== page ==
Figure 1. Frontier zonation of Afghanistan as a result of Anglo-Russian rivalry:




The Forward Policy school in the aftermath of the Second Anglo-Afghan War decided to demarcate the northern borders of Afghanistan and as a result it was the Afghan-Russian border that came first and Durand Line was the last one to emerge.4


The Elusive Peace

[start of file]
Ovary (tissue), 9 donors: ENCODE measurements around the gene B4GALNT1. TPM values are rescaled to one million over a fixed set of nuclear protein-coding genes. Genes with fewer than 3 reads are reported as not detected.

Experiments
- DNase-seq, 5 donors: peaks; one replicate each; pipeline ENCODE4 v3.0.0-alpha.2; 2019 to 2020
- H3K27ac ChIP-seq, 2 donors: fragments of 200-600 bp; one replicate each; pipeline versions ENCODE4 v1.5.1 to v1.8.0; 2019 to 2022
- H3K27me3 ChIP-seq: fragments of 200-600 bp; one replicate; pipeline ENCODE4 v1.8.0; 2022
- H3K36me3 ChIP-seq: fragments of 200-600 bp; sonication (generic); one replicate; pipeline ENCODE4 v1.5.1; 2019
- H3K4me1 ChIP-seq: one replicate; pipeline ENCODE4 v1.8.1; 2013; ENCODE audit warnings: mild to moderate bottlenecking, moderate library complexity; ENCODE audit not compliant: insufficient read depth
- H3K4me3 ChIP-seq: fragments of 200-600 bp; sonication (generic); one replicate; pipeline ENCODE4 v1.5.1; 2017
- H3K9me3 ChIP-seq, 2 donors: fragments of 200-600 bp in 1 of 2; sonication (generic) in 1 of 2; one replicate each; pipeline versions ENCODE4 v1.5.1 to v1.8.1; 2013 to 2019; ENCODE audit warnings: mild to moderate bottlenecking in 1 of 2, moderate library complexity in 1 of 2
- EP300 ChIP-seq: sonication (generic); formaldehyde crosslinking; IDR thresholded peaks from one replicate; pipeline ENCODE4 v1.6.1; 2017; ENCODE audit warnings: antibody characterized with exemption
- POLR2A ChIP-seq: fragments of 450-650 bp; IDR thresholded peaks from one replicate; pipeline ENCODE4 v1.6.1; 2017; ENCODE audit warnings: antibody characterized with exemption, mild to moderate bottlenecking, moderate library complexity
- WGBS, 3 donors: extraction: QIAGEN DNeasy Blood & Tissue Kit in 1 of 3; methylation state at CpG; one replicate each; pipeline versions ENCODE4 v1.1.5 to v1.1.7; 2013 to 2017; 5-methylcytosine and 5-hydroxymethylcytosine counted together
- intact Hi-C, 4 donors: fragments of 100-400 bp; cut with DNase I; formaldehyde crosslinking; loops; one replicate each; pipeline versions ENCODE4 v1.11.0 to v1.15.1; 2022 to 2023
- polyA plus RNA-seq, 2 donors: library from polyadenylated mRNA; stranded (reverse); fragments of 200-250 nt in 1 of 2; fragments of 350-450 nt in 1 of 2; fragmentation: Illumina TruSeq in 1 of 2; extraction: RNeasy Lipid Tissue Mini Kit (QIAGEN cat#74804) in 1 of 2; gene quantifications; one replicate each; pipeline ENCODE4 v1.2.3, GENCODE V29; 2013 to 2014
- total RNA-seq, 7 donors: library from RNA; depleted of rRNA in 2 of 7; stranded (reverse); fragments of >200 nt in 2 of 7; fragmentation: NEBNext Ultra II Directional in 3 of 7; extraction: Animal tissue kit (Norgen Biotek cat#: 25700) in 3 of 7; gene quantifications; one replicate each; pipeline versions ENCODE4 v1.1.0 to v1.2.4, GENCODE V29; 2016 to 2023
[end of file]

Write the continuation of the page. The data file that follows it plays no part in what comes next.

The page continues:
Afghanistan is seen as the land for geopolitical buzkashi. This trepidation of external powers playing partisan in domestic politics of Afghans has always hounded out any chance of peaceful development with the region. The latest binary narrative being dished out in the form of India-Pakistan competing out each other has further linked the bilateral issues of concern, such as, the Kashmir insurgency. The security of Afghanistan emanates from larger order within South Asian Regional Security Complex. The epistemology of the concept hinges on the quest for cultural identity and their manifestation in national identity of India and Pakistan. These contested identities have their overspill in the region in dichotomous manner. The idea of a nation-State being religious has its own difficulties in reconciling with international order where there are no takers for religious Statehood. This further goes downward in emulating such uniformity under religious nationalism that hinders the segmentary spaces, which have ethnic or other kinds of geo-cultural orientations. The resistance to religious nationalism becomes a threat to State security which caters to marginalisation of groups that have potential vulnerabilities from the neighbourhood. The South Asian security complex is characterized by an array of definite issues, 1) the fear of Indian hegemony, 2) conventional and nuclear arms race, 3) Kashmir issue, 4) Siachen issue, 4) Water dispute, and 5) 26/11 terror attacks.5 The role of religious binary that rooted for partition of the communities who culturally remained inseparable as water took nationalistic turn with more and more symbols accorded to mark the distinction. The nuclear power and economic development became one of the strongest markers of distinction that no longer needed religious identity of the initial years. The nuclear bomb and the status of haves and have nots became a piquant quest between India and Pakistan, who both are non-signatory to NPT.6 The growing disparity of conventional arms and extension of deterrent architecture from land to sea-based platforms is extending the arms race from South Asian subcontinent to the Indian Ocean at large.7 The arms race has always involved major arms exporters extracting their strategic mileage from the region. The US always sought to counter USSR by supporting Pakistan during cold war period. China has acquired South Asian ambitions under the axiom of peaceful rise by providing assistance to Pakistan for its nuclear programme, weaponisation and economic infrastructure. The Pakistan-China Economic Corridor extending from Xinjiang to Gwadar has raised high hopes for Pakistan’s economy. The proposal involves construction of dry ports, rail-roadways infrastructure, metro in Lahore, and plethora of energy (conventional and renewable) power plants. The projects cost is pegged at $18 billion and Chinese have promised to provide Green Channel for quick release of funds.8 The benefits can certainly provide the game changer scenario for Pakistan.